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Philippine govt halts hostilities vs Bangsamoro group

Publication Date : 03-02-2014

 

Philippine government troops on Sunday ended their weeklong offensive against the breakaway Bangsamoro Islamic Freedom Fighters (BIFF) in Maguindanao that left over 50 rebels dead and thousands of people displaced.

Maj. Gen. Romeo Gapuz, chief of the Army’s 6th Division, told the Inquirer by phone that there was no need for them to extend their operation against the followers of Ameril Umbra Kato, the founder of the BIFF, saying they had captured the rebels’ main lair in Shariff Saidona town.

The military claimed only one soldier was killed while 20 others were wounded in the offensive against BIFF strongholds, dubbed “Operation Darkhorse”.

“What we are doing now is working on the stability of the areas affected by the hostilities,” Gapuz said.

Brig. Gen. Eduardo Pangilinan, commander of the 601st Brigade, said they called off their operation and will focus more on clearing the rebel areas they overran for improvised bombs.

He said Kato’s men had splintered into small groups and were hiding in civilian communities.

“Their camp is located in areas comprising the towns of Datu Piang and Shariff Saidona. It’s big in terms of area and it’s just like a community of civilians. Yesterday, we defused several bombs left behind by the rebels at their camp,” Pangilinan said, adding that the Philippine flag was raised by soldiers on the rebel’s turf.

“But our men are still on a defensive mode,” he added.

Soldiers defused a powerful homemade bomb planted in Guindulungan town on Sunday, a day after bomb attacks injured two journalists, six soldiers and four civilians.

Col. Dickson Hermoso, spokesman for the military’s 6th Infantry Division, said by phone that residents reported to soldiers their discovery of an improvised explosive device left by alleged BIFF members along the national highway in the village of Macasampen, Guindulunagn, shortly after 6am on Sunday.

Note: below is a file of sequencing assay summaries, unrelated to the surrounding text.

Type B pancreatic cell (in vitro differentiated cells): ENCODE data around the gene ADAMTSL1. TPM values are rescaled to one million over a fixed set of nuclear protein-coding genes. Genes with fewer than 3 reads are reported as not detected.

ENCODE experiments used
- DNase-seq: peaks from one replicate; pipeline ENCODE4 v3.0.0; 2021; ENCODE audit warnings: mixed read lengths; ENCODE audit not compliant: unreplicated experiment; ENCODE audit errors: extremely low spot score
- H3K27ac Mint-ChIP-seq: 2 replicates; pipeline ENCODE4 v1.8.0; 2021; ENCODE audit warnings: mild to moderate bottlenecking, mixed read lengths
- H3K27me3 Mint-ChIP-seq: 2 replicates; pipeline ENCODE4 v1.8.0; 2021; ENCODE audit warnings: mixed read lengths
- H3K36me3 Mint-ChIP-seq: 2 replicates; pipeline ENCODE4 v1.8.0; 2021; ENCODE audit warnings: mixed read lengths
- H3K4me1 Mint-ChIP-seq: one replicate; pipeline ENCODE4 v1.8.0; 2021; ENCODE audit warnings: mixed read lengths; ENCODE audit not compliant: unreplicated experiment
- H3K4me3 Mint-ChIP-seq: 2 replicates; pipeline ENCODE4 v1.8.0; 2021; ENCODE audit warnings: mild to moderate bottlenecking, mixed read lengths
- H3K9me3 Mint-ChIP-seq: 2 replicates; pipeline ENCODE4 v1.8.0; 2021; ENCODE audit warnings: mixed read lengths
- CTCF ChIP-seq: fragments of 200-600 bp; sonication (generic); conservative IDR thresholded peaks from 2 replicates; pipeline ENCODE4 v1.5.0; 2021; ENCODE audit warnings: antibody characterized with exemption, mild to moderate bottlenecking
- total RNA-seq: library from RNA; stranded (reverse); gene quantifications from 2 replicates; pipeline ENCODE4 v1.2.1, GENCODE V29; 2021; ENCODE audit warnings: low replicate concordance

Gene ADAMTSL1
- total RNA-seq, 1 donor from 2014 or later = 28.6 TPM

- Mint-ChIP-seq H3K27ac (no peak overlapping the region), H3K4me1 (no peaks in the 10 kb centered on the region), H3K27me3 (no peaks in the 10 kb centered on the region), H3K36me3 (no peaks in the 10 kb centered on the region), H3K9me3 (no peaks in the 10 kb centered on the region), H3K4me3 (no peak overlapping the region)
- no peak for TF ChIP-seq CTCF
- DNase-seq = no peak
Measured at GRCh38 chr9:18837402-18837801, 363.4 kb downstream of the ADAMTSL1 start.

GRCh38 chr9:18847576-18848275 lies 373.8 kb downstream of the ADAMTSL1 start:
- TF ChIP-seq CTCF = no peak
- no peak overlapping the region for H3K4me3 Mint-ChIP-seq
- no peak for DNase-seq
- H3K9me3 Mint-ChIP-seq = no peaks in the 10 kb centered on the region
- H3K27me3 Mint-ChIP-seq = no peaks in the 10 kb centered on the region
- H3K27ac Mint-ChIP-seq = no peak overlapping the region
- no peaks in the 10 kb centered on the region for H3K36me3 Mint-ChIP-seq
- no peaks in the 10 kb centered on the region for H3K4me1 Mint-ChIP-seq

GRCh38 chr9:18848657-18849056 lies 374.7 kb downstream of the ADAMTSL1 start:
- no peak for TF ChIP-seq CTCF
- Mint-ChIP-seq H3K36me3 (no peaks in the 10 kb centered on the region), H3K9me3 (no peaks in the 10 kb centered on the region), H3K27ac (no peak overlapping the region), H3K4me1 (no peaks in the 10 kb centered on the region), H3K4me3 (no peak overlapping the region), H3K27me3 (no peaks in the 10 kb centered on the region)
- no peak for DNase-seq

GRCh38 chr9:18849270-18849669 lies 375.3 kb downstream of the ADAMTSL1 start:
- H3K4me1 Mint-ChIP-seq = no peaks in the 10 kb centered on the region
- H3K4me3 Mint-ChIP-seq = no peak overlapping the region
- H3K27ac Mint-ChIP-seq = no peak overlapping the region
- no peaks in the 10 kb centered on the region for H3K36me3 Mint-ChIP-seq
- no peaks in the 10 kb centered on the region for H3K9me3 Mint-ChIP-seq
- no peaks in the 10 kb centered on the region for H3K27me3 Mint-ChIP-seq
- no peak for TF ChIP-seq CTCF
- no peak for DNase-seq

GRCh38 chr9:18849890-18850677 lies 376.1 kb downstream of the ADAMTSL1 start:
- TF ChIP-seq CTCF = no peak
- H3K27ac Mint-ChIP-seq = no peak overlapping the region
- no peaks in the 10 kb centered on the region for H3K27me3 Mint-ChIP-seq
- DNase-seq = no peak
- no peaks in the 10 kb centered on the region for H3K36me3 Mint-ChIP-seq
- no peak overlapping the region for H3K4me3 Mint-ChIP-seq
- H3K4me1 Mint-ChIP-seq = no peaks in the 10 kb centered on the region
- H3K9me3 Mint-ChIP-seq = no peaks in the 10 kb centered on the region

“Our bomb experts immediately responded to the scene and defused the explosive. This is another attempt to inflict casualties among civilians and soldiers,” he said.

On Saturday, Jeff Caparas, reporter of TV 5 and his camera man, Adrian Bulatao, were among the 12 wounded in the bomb explosion in Maguindanao.

Despite the incident, Hermoso said they would not restrict media personnel from doing their job in conflict zones.

“It’s their call. But they must be very careful,” he said.

The military blamed the BIFF for the attack.

The BIFF has opposed the peace talks between the government and the larger Moro Islamic Liberation Front. The BIFF broke away from the MILF in 2008 and has vowed to continue the uprising, saying the Malaysia-brokered talks would not lead to a separate Bangsamoro homeland in Mindanao.

The military offensive forced 9,465 families, or about 35,334 individuals, to leave their homes in the towns of Sharif Saydona, Rajah Buayan and Datu Piang in Maguindanao, and Pikit, North Cotabato.

“Having successfully neutralised the BIFF threat in these areas, it is now safe for these civilians to return to their homes and go on with their daily lives,” Lt. Col. Ramon Zagala, AFP public affairs officer told the Inquirer in Manila.

Maguindanao Gov. Esmael Mangudadatu, chair of the provincial peace and order council, said the fighting had adversely affected the local people and the economy.—With a report from Marlon Ramos

 

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